By Ram Khatry I 28 April 2020 I Nepalese citizens caught up in Australia express disbelief and frustration as Oli government allows Nepal Airlines to fly back empty while they are dying to return home to their anxious families.
A Nepalese cricket trainer currently in Melbourne says his government is “mocking” its citizens stranded down under. “We are dying here to return home and they are flying empty planes? What is this?” Anil Adhikari questions.
Mr Adhikari claimed he even spoke to Nepal’s tourism minister Yogesh Bhattarai when a Nepal Airlines aircraft was due to arrive in Brisbane on April 2, requesting him to allow people to return on board that flight. “But they are all passing the buck to each other,” Mr Adhikari says referring to his conversations to both Nepalese politicians and the Nepalese embassy in Australia.
A Nepal Airlines aircraft flew back completely empty on April 2 within hours of it arriving in Brisbane with hundreds of Australian citizens and permanent residents evacuated from Kathmandu. Another NA flight is due to arrive in Sydney on May 6. Both were organised by the Embassy of Australia in Kathmandu. In addition to the Nepal Airlines chartered planes, Australians were also flown out of the Nepalese capital in a Qatar Airways flight.
Nepalese caught up in the country are painfully aware of the efforts the Australian ambassador in Kathmandu and his team have made in ensuring that Australians return home safely, thanks to social media. They pitch that sense of “responsibility” of the Australian government towards its citizens with the “utter carelessness” of their own.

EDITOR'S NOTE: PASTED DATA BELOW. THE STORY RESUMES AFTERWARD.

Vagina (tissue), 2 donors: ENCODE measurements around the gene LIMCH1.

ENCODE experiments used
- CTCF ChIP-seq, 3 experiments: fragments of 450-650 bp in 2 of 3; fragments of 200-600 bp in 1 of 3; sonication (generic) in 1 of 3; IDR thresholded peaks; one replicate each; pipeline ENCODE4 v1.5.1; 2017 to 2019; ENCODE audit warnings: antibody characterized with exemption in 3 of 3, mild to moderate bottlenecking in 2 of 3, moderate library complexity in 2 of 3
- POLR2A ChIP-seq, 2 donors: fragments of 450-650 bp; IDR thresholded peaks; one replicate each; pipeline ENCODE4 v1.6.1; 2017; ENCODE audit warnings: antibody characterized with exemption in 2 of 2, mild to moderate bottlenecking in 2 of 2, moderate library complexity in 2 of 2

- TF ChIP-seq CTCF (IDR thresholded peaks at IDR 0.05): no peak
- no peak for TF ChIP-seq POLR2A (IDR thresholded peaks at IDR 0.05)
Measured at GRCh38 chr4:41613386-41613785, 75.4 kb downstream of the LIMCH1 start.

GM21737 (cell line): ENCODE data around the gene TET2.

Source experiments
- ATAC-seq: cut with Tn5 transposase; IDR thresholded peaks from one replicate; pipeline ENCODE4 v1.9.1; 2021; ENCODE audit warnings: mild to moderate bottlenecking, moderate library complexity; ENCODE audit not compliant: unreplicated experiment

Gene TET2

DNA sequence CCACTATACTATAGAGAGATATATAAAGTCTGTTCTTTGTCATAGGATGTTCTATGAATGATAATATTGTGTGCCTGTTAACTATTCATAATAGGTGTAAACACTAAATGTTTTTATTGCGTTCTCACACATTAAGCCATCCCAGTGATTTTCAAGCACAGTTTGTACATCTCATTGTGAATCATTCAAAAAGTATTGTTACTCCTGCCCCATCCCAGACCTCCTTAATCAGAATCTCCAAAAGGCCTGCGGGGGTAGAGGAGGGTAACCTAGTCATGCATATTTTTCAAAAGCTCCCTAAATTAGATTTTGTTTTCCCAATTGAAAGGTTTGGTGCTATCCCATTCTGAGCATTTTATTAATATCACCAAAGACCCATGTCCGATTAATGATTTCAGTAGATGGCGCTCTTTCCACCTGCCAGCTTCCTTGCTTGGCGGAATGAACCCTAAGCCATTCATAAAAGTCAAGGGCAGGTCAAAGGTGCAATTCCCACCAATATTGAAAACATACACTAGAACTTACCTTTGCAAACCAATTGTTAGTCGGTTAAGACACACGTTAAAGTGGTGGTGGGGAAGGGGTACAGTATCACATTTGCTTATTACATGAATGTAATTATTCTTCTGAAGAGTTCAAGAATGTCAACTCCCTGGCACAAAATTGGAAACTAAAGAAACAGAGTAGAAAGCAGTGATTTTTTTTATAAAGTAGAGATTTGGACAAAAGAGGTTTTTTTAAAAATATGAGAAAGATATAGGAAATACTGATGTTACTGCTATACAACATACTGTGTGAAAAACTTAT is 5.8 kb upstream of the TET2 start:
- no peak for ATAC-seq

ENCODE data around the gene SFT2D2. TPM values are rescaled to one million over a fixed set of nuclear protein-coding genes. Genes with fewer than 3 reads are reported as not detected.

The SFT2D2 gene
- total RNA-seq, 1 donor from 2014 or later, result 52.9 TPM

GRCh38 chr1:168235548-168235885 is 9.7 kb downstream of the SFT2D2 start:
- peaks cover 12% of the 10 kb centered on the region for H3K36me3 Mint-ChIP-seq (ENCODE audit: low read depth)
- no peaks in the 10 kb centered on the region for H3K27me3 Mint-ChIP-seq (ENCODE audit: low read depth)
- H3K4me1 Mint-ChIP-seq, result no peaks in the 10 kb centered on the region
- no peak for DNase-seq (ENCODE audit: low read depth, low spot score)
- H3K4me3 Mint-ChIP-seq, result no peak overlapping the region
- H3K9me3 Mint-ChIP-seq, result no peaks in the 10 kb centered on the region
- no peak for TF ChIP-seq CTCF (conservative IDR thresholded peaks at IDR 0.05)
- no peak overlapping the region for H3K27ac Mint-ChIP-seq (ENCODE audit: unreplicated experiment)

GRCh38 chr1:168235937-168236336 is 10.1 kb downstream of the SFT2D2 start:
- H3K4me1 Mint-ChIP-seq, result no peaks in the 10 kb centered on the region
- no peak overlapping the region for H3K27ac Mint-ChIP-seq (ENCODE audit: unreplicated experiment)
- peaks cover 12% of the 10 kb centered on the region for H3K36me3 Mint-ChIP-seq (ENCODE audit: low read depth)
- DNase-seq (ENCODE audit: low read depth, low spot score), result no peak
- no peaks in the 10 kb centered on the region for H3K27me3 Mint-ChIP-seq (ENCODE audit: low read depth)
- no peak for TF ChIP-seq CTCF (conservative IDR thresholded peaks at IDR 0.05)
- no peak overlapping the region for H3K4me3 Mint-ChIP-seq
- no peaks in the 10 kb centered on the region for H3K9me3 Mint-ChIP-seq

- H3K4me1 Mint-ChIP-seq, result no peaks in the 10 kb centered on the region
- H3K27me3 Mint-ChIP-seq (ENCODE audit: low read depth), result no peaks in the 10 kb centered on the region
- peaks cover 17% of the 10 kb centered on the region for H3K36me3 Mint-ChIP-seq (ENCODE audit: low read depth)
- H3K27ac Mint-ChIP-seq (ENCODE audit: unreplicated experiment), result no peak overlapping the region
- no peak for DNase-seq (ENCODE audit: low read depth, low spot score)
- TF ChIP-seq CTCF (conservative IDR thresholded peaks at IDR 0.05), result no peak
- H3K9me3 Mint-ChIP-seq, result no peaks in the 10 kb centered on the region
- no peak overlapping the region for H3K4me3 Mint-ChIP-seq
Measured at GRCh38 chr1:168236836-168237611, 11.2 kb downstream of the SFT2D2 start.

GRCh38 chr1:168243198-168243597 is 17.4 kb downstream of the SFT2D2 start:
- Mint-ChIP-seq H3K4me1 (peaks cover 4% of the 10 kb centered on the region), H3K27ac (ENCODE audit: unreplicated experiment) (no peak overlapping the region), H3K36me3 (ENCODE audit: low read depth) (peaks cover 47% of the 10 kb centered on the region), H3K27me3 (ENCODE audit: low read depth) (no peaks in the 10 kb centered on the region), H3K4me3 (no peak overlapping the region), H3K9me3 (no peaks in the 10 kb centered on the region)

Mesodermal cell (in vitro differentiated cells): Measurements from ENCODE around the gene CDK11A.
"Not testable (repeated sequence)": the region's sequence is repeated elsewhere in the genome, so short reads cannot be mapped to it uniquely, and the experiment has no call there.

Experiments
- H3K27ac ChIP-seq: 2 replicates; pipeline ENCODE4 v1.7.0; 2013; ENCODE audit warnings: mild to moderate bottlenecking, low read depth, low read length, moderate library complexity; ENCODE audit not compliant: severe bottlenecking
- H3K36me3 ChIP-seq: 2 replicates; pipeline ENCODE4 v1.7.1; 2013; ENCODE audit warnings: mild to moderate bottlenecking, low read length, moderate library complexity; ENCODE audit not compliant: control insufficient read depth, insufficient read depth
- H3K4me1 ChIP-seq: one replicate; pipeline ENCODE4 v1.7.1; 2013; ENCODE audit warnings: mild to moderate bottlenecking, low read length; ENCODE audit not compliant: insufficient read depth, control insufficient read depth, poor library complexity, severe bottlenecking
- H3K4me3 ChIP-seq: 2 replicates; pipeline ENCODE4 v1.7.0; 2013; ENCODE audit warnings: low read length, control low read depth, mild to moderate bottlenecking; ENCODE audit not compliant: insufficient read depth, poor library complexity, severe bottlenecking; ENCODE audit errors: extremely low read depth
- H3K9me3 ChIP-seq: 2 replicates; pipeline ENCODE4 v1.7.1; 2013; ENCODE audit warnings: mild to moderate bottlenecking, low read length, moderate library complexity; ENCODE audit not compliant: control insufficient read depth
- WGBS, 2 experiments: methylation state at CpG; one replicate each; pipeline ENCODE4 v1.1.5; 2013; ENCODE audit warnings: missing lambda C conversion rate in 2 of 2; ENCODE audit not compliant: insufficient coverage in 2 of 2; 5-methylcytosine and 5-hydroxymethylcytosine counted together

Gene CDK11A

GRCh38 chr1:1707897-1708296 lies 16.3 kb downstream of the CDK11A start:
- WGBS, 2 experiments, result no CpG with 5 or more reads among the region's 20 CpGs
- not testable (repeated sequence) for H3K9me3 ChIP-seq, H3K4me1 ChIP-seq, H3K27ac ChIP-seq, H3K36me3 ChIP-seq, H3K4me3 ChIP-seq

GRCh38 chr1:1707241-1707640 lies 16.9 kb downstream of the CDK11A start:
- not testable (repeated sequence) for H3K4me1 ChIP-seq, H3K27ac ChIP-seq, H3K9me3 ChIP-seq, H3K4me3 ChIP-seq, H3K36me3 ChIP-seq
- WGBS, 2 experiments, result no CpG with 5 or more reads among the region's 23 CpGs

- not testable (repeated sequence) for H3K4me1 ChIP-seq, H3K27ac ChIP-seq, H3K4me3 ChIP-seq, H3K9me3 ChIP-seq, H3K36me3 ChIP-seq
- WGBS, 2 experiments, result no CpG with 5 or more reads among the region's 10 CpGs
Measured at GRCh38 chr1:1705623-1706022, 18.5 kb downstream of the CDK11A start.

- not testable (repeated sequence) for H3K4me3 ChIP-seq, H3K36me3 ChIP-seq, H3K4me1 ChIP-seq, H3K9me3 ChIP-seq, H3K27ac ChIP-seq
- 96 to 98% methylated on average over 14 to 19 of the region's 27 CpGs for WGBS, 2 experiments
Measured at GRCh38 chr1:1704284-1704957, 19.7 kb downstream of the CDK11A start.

“I know so many that need to fly back to Nepal really, really badly. Some have run out of their prescription medication, some have urgent reasons to get back home while some others have sick family members,” said journalist Hemanta Kafle, who also happens to be the president of the Australian Nepalese Journalists Association (ANJA).
Mr Kafle said people would have taken it easy if it was a case of Nepal government not being able to evacuate its citizens due to lack of resources. “But how come they are flying empty planes whereas thousands are stranded here?” the Setopati correspondent questioned the intention of the Nepalese government.
Most tragic is the story of heartbroken parents who lost their 23-year-old son in a gang fight late last month, southasia.com.au understands. Amit Karki died in a Sydney hospital after being gravely injured following a brawl between two groups of young Nepalese men.
The Embassy of Nepal in Canberra was contacted for a comment on why the national flag carrier was returning empty whereas so many of its Nepalese citizens remained stranded in Australia but was not heard from.
“They are just busy doing dirty politics, that’s all they are doing. They have no concern whatsoever for their fellow citizens,” Anil Adhikari expressed his frustration, “Australia is rescuing its citizens right in front of us while Nepalese planes fly all the way back to Kathmandu without any passengers on board. They are just making some sort of mockery. They are laughing at us!”
One of the 200 plus men and women evacuated from Kathmandu earlier in the month, an Australian entrepreneur of Nepalese origin, said it was “shameful” that Nepal government has not evacuated its citizens despite the fact that its national airlines was right here in Australia. “They could ask the passengers to pay for their quarantine and air tickets if cost was stopping them from taking them back,” he added, requesting anonymity.
Mr Adhikari said he is about to take some desperate measures to draw the attention of his government. He has already written to MP Peter Khalil. The cricket official was due to return to Nepal on April 13.